On February 24, 2022 Ukrainian president Volodymyr Zelenskyy said "We will give weapons to anyone who wants to defend the country. Be ready to support Ukraine in the squares of our cities" in a tweet. As of February 26, 2022 over 25,000 automatic rifles, 10 million rounds of ammunition and unknown numbers RPGs have been handed out to civilians according to Interior Minister Denis Monastyrsky. All one needs to get a rifle is an I.D. card. Open training has been organized for civilians by war veterans throughout Kyiv.[8][9][10][11][12]

Firearm ownershipEdit

According to the database of the National Police of Ukraine there are 892,854 registered firearms in Ukraine as of July 31, 2018.[13] Small Arms Survey estimates that there are 3,596,000 illegal firearms in Ukraine as of 2017.[14]


The political parties Svoboda, Right Sector and National Corps have the position that the population should keep and bear arms, as in the United States.[15][16][17][18]

See alsoEdit


  1. ^ "Ministry of Internal Affairs order № 622 (in Ukrainian)". Verkhovna Rada. November 7, 1998.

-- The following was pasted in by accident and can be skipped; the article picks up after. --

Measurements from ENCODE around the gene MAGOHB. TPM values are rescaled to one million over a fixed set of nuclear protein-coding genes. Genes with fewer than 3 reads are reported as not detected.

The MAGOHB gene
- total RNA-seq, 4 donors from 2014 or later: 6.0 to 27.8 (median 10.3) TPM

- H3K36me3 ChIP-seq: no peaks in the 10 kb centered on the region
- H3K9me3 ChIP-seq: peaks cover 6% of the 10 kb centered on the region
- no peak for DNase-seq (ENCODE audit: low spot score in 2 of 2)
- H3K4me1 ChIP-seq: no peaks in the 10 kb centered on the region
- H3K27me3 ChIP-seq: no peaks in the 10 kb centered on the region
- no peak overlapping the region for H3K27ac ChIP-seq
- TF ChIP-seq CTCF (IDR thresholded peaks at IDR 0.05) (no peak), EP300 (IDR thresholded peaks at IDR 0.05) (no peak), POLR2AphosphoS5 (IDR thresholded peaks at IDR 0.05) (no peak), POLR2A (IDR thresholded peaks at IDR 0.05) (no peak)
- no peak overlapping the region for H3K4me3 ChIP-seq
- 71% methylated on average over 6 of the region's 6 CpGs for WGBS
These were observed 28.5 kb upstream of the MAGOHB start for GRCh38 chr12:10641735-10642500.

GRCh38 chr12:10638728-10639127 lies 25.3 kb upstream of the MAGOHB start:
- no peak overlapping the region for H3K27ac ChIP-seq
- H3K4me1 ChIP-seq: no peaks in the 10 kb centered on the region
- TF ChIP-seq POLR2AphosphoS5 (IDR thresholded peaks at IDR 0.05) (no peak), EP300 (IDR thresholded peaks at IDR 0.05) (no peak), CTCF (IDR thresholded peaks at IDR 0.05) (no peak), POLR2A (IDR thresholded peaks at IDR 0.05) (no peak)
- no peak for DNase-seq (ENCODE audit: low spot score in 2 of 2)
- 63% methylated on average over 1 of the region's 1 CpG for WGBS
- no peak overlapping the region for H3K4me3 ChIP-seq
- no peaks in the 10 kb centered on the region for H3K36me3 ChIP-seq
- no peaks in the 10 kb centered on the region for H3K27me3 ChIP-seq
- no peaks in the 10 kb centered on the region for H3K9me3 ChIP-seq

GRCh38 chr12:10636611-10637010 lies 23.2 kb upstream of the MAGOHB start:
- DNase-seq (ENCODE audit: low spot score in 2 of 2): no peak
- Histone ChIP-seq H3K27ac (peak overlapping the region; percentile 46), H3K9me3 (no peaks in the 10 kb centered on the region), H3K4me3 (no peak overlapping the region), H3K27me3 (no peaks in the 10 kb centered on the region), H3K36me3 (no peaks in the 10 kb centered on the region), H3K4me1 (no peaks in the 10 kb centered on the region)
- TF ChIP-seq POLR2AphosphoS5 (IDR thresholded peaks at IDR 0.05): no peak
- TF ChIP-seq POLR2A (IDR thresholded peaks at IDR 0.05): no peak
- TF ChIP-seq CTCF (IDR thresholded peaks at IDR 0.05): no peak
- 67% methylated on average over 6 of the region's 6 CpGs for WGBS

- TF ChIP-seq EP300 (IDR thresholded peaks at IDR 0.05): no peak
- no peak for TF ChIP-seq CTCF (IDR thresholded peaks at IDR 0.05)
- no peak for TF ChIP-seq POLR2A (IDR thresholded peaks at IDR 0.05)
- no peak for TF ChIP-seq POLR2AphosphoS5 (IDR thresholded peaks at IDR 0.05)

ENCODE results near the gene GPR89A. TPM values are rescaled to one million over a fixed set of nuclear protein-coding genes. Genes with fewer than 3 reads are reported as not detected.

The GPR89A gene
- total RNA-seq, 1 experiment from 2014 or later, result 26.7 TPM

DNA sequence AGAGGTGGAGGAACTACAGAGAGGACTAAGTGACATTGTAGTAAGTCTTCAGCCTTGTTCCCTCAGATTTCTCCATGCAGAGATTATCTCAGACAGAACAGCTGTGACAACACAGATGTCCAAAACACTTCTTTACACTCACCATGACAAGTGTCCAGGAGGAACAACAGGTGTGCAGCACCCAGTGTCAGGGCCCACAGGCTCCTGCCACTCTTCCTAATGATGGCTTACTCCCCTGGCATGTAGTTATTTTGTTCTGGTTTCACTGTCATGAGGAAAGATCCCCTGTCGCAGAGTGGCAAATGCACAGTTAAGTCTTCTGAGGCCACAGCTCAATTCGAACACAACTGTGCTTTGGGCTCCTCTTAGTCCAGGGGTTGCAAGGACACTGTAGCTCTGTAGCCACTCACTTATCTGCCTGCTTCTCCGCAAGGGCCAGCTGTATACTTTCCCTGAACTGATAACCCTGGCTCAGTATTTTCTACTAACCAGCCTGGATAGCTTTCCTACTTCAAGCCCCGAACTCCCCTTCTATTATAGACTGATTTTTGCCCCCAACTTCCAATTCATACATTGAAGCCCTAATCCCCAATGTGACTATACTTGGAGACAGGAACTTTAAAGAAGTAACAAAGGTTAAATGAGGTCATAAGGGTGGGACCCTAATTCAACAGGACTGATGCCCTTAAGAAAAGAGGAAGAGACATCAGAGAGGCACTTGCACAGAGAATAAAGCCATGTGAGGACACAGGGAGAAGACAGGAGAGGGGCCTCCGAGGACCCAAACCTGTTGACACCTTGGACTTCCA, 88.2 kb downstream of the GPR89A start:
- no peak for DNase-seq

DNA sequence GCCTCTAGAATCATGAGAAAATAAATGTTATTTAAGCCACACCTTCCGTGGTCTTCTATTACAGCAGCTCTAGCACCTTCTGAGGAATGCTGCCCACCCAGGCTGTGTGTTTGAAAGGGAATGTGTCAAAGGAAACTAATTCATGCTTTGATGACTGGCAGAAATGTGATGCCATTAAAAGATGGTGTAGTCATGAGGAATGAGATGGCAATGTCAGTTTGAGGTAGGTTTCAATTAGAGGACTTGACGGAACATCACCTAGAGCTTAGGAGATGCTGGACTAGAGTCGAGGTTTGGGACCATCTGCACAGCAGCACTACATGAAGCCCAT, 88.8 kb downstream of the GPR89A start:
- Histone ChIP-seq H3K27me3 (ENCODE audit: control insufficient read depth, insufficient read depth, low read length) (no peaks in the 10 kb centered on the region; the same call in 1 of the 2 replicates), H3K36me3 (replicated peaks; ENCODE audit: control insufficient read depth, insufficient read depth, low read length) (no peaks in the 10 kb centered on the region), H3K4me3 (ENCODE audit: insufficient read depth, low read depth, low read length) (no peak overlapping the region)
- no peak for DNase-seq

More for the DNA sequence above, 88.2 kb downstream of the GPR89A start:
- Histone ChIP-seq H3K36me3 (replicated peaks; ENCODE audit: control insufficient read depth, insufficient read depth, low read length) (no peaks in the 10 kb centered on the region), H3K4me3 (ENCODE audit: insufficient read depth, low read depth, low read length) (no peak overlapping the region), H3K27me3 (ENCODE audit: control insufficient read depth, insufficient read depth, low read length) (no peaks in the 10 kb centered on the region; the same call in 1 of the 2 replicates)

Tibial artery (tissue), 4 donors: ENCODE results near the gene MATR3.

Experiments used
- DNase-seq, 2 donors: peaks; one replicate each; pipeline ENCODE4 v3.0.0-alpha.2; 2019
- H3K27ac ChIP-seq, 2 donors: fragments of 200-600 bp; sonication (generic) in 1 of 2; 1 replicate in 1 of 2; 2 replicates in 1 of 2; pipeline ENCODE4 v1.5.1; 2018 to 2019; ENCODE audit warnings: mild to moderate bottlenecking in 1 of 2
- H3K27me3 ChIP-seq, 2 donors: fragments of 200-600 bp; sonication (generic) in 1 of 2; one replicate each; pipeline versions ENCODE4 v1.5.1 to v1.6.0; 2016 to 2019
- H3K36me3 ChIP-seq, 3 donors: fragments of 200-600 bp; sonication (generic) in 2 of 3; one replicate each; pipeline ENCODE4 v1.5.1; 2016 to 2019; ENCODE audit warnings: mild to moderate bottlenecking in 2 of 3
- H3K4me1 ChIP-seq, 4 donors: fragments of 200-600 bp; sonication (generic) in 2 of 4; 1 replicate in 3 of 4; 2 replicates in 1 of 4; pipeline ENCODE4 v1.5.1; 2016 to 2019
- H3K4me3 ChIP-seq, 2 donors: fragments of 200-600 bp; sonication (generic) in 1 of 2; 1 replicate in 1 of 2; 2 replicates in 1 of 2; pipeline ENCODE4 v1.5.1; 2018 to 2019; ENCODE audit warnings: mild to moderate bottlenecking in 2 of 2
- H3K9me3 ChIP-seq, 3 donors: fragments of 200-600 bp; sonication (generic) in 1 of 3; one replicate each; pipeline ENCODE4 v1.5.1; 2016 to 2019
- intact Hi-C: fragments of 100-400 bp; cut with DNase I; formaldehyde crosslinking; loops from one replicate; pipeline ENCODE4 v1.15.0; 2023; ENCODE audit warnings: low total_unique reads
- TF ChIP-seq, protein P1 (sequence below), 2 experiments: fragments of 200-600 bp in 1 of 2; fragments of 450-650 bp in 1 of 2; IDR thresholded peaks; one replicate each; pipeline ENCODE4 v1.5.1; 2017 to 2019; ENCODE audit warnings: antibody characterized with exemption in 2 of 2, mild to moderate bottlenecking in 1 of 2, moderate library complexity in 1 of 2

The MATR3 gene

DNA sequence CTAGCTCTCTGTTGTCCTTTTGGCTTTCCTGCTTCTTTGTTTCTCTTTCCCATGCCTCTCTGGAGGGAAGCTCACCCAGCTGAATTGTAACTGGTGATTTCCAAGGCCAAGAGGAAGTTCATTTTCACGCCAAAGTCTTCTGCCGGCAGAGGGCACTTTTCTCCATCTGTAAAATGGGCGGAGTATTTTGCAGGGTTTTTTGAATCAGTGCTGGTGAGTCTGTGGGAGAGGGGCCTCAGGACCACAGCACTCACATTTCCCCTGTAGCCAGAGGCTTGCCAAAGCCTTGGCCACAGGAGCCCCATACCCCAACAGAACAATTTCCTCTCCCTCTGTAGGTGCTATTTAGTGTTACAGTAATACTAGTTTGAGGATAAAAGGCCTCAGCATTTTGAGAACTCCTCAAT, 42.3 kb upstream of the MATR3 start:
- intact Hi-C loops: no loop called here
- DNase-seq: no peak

2. ^ "Guns in Ukraine: Firearms, armed violence and gun law". 2001-05-07. Retrieved 2014-04-19.
  3. ^ "Activists seek legalization of gun ownership in nation". KyivPost. April 13, 2018.
  4. ^ "Ministry of Internal Affairs order № 622 (in Ukrainian)". Verkhovna Rada. November 7, 1998.
  5. ^ Reuters (2022-02-23). "Ukraine MPs vote to give permission for civilians to carry firearms". Reuters. Retrieved 2022-02-24.
  6. ^ "Ukraine calls up reservists, declares national emergency as U.S. and allies hit Russia with new sanctions". Retrieved 2022-02-24.
  7. ^ "Business brisk at Kyiv gun shops as Ukrainians rush to buy arms". the Guardian. 2022-02-23. Retrieved 2022-02-24.
  8. ^ Zitser, Joshua. "Video reportedly shows Ukrainian men helping themselves to guns on a Kyiv street after all 18-60 years were urged to take up arms and fight the Russian invasion". Business Insider. Retrieved 2022-02-26.
  9. ^ Coleman, Julie. "Ukraine is calling on its citizens to join the fight against Russia, and its military says all they need is ID". Business Insider. Retrieved 2022-02-26.